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The Caesar Of Early Television

Sid Caeser
CBS/AP
If you go back a bit, to what seems now to have been a simpler time, when television was very young. If you were fortunate enough to own a set, odds are that on Saturday night you were watching Sid Caesar. Bill Lagattuta reports on the Caesar sensation for CBS News Sunday Morning

Caesar was a former saxophone player who'd gotten his comedic start doing sketches in the Coast Guard.

Then in 1950, when Sid Caesar was 27, NBC tapped him to star in a new television program.

It was live, every Saturday night, 39 weeks a year. Imogene Coca, Carl Reiner and Howard Morris were co-stars. The comedy was smart, witty, cutting edge.

"It's a wonderful feeling when the audience laughs. Whoosh. That's like, that's the payoff," says Caesar.

Many of Caesar's finest moments, like the couple fighting to Beethoven's Fifth, have not been seen since they were broadcast live nearly half a century ago. The old grainy kinescopes been pulled from a vault, where Caesar kept them, and digitally restored on DVDs and videotapes.

Many of today's television comedies, from sketch shows like "Saturday Night Live" to situation comedies, can trace their roots back to "Your Show of Shows."

After four years of "Your Show of Shows," Coca went off to do her own program and was replaced by Nanette Fabrey. The show, changed its name to "Caesar's Hour" and ran until 1957. It continued a diet of sketches and parodies, like 'Aggravation Boulevard,' the story of a silent screen star on the verge of talkies.

The sketches were the work of perhaps the most extraordinary group of writers ever assembled for one broadcast.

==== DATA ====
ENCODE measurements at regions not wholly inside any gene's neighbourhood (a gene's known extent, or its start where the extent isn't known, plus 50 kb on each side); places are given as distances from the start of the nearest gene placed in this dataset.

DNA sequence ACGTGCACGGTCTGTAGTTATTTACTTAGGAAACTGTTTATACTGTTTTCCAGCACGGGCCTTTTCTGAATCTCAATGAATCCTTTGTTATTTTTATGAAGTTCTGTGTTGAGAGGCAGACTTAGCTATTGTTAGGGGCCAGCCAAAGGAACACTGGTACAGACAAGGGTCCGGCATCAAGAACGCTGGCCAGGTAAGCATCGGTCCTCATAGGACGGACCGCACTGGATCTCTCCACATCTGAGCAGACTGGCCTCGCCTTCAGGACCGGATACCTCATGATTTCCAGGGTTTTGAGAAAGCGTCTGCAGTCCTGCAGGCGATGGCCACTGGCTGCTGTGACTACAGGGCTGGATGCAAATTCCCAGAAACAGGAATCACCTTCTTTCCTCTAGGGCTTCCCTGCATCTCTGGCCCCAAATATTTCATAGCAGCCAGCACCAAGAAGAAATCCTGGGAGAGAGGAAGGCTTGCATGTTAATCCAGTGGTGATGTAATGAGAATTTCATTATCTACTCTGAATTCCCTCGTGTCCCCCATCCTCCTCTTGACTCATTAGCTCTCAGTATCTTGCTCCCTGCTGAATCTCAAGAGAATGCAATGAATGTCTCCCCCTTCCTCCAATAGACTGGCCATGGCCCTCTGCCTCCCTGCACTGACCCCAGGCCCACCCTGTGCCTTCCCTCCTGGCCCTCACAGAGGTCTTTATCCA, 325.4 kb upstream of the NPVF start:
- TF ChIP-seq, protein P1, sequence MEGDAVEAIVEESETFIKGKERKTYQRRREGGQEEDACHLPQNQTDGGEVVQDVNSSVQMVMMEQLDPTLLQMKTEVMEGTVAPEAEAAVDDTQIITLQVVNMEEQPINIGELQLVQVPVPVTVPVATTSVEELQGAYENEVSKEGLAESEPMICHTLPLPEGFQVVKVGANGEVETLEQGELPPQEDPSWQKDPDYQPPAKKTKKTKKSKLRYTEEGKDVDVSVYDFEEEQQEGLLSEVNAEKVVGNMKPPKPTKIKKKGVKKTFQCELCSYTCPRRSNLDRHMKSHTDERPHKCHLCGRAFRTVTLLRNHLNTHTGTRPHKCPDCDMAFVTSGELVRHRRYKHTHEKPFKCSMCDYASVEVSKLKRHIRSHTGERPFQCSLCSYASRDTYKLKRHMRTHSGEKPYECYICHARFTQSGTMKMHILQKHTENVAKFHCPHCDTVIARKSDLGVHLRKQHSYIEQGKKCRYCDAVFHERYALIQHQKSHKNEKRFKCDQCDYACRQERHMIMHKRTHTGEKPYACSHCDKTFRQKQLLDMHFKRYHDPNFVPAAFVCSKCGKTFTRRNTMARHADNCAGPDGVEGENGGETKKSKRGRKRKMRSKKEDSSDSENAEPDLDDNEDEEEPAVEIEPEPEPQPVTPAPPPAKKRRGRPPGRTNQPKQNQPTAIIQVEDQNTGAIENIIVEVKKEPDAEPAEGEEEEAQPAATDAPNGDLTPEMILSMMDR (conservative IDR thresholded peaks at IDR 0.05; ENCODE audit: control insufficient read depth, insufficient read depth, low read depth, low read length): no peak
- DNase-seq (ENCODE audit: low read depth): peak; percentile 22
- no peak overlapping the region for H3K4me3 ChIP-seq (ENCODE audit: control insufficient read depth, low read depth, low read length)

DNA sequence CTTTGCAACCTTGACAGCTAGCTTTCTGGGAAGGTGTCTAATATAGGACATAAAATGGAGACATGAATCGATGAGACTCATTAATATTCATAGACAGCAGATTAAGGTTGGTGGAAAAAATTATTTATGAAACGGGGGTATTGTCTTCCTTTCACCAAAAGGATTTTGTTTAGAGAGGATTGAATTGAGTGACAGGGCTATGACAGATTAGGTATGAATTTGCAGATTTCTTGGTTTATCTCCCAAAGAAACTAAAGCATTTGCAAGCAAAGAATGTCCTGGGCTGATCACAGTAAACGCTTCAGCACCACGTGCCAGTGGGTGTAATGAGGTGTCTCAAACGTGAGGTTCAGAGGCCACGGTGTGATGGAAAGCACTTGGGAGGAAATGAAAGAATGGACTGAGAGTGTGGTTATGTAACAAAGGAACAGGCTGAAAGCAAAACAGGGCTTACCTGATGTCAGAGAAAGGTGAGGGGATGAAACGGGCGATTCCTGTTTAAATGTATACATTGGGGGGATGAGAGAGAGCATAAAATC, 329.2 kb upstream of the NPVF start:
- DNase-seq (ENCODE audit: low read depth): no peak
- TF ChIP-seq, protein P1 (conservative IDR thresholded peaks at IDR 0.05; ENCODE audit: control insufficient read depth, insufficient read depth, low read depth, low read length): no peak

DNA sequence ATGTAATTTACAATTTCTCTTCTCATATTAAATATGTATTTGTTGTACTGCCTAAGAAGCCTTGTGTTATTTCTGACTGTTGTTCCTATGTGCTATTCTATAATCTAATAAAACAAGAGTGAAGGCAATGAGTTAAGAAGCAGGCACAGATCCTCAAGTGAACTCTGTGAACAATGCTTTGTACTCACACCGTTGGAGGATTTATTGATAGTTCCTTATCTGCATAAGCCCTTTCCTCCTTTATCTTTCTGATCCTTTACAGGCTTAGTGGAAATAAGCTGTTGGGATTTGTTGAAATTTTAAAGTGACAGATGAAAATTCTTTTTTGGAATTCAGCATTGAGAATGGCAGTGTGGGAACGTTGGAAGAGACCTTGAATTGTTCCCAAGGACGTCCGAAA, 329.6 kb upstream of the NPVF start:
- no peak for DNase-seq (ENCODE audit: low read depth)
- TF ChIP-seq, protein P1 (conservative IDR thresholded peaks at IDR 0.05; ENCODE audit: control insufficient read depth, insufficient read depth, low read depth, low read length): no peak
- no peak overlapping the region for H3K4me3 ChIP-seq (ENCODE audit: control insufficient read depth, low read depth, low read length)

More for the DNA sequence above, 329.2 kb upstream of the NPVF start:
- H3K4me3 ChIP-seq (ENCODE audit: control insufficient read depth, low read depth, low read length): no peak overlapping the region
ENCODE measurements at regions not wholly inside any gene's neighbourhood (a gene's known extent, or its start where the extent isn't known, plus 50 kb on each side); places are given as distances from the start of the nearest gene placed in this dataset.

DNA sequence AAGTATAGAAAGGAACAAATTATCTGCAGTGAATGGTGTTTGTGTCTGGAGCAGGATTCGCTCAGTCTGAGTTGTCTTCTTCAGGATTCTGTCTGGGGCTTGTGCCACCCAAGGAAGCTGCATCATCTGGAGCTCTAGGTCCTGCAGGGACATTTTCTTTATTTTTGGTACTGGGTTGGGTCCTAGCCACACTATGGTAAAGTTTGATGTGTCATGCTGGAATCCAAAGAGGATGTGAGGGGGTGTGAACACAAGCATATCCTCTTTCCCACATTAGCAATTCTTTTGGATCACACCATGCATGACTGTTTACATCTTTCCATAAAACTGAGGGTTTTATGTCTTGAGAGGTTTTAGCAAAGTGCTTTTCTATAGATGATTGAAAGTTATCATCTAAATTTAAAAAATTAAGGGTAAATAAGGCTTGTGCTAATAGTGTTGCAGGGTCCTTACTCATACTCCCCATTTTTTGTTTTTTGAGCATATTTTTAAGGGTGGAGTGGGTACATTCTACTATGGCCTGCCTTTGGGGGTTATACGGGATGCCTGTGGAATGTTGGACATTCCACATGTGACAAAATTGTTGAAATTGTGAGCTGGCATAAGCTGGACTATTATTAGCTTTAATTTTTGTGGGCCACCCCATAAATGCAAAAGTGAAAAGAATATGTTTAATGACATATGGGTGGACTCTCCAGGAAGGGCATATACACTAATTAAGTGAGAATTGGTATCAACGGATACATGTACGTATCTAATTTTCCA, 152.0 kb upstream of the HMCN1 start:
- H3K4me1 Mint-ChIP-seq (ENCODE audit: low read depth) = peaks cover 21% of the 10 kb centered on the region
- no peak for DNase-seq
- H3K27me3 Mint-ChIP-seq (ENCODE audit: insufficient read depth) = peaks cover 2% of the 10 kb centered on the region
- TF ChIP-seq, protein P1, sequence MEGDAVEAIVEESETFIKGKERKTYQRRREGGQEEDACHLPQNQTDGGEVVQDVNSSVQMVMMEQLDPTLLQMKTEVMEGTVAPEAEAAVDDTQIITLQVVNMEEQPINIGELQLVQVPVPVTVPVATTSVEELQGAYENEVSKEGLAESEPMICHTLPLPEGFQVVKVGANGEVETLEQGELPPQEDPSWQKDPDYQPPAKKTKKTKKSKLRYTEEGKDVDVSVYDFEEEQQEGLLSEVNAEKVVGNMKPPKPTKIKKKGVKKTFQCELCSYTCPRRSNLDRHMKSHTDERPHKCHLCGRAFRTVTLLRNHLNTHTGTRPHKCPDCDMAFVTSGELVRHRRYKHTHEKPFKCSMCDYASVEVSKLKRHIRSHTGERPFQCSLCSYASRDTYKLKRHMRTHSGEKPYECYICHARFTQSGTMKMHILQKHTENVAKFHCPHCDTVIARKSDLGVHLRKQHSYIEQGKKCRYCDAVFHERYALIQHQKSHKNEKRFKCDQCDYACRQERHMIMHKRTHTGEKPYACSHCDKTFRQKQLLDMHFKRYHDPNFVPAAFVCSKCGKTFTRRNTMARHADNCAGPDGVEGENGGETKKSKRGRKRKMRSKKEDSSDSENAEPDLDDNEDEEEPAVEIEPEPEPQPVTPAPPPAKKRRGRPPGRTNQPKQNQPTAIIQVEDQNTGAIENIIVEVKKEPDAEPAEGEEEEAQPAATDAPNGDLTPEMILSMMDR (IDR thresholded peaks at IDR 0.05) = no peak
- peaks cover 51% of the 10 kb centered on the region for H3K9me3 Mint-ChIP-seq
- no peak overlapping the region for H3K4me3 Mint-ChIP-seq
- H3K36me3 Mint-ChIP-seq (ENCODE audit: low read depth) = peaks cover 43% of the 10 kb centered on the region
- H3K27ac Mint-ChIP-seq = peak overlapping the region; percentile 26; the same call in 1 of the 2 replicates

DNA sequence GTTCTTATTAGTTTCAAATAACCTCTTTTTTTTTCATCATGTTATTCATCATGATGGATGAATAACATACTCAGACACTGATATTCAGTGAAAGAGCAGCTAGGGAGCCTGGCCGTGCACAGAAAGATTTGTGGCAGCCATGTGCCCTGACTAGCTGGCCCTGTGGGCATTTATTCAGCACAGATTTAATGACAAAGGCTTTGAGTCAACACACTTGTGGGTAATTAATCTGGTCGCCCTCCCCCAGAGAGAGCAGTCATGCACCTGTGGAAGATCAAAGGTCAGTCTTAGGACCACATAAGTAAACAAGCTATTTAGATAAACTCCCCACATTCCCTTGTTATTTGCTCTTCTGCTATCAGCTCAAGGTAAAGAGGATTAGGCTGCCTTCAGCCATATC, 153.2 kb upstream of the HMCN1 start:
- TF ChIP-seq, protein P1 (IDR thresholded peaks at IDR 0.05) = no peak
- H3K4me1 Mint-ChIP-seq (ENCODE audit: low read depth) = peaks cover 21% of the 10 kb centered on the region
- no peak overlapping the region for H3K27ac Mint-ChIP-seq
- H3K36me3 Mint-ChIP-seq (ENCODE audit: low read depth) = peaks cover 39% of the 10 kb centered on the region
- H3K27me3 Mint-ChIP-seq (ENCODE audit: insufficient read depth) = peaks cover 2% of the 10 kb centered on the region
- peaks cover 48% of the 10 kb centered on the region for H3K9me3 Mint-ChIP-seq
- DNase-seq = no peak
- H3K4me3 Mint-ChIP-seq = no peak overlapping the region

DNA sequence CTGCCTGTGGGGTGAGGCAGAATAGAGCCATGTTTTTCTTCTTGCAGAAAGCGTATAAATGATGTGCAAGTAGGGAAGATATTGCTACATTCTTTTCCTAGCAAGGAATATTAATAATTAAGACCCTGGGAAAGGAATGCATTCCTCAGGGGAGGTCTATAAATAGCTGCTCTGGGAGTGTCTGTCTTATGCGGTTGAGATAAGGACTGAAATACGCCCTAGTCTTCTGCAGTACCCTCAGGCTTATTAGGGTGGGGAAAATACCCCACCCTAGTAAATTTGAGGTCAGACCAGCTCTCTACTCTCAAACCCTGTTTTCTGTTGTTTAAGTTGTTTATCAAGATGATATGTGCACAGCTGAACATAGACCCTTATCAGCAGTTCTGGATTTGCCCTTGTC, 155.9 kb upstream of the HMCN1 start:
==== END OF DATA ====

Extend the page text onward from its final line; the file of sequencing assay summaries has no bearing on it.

Playwright Neil Simon was one of those writers.

"I think that Sid has a remarkable eye and ear for the writers," Simon says.

Almost everyone who came out of that show went on to write theater and films and television and be successful in all of them.

Mel Brooks and Woody Allen wrote for Sid Caesar. So did Larry Gelbart.

"It was a very, uh, charged room, a lot of very gifted people, a lot of very neurotic people, and there was a lot of electricity there," say Gelbart. "There was no star bigger than Sid. He shared space in the pantheon with Lucille Ball and Milton Berle, but not many others,"

Gelbart, who went on to write the TV show "MASH" and the movie "Tootsie," created one of Caesar's most memorable characters, jazz musician Progress Hornsby.

The writers' room has attained a kind of mythical status.

"You had to know your business because these guys were, they were geniuses. When I first sat down with these fellas, I said check your egos at the door. There's no egos here. It's what's good is good, and what's no good is no good," says Caesar.

"I should have been impressed but I wasn't. I was a cocky kid. I was filled with hubris and this marvelous ego and I thought I was God's gift to creative writing, and it turned out I was," remembers Brooks.

Carl Reiner used his experience in the writers' room when he created the "Dick Van Dyke show." Brooks did too, in the film, "My Favorite Year." So did Simon, in "Laughter on the 23rd Floor," a hit play that has just been made into a movie for Showtime, with Nathan Lane in the role based on Caesar.